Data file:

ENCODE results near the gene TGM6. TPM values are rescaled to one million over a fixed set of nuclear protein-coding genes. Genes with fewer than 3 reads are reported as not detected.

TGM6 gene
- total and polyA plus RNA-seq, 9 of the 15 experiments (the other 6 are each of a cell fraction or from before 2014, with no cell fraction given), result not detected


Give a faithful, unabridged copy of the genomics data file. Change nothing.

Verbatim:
ENCODE results near the gene TGM6. TPM values are rescaled to one million over a fixed set of nuclear protein-coding genes. Genes with fewer than 3 reads are reported as not detected.

TGM6 gene
- total and polyA plus RNA-seq, 9 of the 15 experiments (the other 6 are each of a cell fraction or from before 2014, with no cell fraction given), result not detected